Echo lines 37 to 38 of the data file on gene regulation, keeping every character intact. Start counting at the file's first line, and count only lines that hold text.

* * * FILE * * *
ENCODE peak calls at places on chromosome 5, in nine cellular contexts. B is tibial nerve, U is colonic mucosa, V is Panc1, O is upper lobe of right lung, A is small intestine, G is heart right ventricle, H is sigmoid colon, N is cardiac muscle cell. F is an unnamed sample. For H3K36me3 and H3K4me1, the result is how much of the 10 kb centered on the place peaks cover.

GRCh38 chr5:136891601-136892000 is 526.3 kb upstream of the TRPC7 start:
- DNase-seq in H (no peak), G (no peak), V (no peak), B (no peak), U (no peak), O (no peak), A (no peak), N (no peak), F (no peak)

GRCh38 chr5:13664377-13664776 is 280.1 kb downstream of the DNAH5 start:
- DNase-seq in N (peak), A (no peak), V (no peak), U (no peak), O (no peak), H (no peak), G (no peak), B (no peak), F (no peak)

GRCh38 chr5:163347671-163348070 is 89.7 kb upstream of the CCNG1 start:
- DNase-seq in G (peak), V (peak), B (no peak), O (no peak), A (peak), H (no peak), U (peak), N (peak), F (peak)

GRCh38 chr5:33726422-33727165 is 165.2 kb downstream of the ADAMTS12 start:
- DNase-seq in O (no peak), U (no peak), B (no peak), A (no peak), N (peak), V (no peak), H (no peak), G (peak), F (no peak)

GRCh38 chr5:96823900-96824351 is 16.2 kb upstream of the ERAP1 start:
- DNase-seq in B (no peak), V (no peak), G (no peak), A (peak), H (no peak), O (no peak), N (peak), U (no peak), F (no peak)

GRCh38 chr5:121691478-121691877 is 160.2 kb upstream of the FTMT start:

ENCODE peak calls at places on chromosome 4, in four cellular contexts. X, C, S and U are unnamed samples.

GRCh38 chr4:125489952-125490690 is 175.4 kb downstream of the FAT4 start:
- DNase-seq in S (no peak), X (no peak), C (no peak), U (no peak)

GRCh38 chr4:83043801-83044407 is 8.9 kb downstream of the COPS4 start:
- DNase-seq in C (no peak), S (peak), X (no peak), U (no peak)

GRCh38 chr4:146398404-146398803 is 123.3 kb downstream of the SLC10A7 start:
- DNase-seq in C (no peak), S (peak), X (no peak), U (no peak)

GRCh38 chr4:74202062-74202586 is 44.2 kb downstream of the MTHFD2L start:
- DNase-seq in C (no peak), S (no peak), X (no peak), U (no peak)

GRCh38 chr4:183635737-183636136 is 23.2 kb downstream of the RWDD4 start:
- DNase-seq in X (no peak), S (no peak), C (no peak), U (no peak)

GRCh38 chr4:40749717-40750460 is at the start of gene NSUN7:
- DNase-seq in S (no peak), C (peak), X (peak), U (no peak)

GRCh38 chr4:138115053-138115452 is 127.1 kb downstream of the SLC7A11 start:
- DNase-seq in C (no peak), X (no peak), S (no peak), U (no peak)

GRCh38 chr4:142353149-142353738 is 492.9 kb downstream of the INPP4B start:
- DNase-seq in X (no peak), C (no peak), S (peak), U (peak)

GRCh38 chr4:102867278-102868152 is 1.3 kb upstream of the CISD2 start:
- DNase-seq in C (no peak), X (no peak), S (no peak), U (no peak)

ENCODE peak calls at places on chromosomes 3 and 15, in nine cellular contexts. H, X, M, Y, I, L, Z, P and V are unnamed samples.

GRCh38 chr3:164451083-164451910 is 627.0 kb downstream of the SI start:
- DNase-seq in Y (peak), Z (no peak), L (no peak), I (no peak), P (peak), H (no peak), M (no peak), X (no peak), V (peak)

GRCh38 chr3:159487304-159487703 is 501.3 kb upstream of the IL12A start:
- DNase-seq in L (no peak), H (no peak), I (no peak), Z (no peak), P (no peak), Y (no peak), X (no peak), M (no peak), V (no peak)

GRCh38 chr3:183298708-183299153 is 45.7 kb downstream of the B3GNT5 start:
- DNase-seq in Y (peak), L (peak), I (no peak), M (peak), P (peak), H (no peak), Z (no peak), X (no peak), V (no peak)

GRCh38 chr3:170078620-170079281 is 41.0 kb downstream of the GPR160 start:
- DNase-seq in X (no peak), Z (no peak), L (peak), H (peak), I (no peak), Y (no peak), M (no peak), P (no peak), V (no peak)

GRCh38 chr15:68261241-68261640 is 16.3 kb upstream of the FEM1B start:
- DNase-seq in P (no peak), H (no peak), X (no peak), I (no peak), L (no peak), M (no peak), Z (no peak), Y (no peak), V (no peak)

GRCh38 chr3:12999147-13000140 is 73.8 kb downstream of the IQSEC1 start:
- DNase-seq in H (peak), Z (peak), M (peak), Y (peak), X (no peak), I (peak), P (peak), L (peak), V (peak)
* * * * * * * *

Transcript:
GRCh38 chr3:183298708-183299153 is 45.7 kb downstream of the B3GNT5 start:
- DNase-seq in Y (peak), L (peak), I (no peak), M (peak), P (peak), H (no peak), Z (no peak), X (no peak), V (no peak)